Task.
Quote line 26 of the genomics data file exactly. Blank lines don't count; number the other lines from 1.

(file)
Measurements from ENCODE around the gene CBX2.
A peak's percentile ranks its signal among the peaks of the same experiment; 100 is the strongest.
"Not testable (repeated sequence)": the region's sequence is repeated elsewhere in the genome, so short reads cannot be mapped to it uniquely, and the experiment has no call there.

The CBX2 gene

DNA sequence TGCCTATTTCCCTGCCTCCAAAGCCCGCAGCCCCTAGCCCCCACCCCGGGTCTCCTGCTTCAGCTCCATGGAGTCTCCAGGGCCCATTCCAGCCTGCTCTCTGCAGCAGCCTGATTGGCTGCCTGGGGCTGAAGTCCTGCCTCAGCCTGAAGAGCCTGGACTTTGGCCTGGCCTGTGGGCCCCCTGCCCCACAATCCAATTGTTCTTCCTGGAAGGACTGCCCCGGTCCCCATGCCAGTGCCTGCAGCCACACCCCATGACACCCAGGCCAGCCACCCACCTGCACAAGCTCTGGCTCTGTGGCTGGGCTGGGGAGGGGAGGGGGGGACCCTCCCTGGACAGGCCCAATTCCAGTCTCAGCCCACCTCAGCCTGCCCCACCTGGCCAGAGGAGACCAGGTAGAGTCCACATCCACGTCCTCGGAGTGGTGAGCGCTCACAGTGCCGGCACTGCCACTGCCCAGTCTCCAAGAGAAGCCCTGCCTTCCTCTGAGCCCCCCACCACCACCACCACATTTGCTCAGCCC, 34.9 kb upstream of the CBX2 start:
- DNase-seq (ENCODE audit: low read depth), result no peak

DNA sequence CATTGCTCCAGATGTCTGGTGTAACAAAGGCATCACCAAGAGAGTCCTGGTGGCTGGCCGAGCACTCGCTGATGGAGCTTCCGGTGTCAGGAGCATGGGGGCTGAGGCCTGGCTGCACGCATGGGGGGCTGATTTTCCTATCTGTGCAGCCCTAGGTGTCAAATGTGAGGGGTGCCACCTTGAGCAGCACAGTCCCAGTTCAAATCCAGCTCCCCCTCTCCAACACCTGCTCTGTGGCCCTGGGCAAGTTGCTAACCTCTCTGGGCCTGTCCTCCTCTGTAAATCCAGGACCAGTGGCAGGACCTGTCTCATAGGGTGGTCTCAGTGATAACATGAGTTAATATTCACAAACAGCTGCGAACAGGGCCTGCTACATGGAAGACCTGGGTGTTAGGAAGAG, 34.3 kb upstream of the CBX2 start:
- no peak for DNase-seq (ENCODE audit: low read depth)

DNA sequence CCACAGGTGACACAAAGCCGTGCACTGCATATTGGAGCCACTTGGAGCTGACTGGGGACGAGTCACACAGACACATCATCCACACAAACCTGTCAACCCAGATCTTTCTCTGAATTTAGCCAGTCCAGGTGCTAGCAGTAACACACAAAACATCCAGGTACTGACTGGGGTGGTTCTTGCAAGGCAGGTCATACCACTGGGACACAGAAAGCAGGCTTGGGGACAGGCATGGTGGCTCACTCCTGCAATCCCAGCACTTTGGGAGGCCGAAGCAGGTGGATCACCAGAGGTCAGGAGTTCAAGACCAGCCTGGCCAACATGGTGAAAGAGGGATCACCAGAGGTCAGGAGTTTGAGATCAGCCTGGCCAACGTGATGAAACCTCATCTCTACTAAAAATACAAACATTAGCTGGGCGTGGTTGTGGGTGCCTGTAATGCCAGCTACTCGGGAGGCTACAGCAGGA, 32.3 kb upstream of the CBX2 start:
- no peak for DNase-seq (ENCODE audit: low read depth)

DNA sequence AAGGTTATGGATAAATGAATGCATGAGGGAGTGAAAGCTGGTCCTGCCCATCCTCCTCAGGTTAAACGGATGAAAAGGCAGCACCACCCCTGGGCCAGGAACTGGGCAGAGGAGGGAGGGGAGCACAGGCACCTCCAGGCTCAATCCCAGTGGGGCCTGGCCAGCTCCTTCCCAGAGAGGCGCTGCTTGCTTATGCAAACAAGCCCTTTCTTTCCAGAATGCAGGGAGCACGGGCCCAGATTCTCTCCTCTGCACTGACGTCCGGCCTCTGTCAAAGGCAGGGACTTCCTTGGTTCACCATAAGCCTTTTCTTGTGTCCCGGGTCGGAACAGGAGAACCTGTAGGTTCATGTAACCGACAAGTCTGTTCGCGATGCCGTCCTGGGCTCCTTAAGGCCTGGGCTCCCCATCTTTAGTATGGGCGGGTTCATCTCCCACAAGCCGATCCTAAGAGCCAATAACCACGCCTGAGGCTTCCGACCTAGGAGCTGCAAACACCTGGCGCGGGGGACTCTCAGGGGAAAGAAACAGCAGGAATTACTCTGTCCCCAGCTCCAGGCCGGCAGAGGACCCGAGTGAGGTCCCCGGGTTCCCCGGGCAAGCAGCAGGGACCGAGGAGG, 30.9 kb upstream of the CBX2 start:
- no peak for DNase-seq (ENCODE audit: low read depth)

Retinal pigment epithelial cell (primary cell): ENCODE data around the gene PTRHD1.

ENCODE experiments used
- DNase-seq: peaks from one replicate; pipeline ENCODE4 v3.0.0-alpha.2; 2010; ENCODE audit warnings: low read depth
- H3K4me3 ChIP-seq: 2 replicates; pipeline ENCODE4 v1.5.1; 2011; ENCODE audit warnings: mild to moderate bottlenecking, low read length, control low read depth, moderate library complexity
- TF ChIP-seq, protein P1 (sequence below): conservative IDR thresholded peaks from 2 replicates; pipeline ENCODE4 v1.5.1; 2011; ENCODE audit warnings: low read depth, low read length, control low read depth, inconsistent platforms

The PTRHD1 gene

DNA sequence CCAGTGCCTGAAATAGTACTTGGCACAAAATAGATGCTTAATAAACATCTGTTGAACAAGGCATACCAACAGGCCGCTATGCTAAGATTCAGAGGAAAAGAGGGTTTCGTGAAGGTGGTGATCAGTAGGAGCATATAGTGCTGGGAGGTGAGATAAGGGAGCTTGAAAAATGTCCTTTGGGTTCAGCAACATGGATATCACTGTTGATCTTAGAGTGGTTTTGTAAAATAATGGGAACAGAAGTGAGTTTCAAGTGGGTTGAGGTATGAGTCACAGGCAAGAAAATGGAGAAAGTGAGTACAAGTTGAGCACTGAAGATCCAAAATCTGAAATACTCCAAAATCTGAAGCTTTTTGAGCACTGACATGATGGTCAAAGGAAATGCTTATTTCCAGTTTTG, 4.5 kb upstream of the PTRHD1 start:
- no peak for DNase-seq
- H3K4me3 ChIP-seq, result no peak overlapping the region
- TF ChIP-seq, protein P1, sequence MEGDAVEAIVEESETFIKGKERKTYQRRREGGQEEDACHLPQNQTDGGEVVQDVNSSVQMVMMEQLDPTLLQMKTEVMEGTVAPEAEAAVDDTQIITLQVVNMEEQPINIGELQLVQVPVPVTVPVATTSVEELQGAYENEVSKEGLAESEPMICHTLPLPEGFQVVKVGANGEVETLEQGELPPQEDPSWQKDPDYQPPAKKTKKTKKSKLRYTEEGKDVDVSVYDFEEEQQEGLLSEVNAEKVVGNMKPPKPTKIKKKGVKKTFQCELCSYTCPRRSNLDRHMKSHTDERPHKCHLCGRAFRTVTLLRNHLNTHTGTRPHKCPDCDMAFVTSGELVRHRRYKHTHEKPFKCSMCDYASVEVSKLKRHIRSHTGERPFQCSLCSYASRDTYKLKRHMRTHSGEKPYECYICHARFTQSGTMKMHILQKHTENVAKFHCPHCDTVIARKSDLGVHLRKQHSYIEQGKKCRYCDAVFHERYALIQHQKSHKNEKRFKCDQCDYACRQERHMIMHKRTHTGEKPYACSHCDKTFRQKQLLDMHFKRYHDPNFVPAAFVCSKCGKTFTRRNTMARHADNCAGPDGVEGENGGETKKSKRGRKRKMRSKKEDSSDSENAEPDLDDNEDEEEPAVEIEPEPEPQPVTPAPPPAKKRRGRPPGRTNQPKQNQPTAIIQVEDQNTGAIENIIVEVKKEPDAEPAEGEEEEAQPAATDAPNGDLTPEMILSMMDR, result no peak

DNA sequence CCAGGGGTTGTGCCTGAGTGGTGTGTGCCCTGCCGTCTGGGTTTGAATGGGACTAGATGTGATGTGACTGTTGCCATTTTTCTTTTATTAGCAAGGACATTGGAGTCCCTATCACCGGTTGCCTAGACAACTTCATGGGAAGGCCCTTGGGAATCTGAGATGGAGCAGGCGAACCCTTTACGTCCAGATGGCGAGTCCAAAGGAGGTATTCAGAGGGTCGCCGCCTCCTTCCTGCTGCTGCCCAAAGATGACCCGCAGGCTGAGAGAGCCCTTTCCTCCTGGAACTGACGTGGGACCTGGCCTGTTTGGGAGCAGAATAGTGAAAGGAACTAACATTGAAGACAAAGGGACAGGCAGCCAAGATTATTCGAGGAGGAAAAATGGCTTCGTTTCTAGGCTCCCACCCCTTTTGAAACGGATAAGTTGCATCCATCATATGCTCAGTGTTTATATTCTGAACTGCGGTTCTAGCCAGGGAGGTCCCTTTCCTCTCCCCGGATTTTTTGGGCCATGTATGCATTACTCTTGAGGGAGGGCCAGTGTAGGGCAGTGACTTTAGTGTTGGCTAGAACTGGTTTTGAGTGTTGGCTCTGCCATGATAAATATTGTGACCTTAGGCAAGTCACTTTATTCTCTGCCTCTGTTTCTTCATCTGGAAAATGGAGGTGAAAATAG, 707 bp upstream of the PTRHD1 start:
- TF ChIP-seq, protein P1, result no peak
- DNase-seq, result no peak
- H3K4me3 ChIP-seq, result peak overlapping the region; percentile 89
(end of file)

- H3K4me3 ChIP-seq, result peak overlapping the region; percentile 89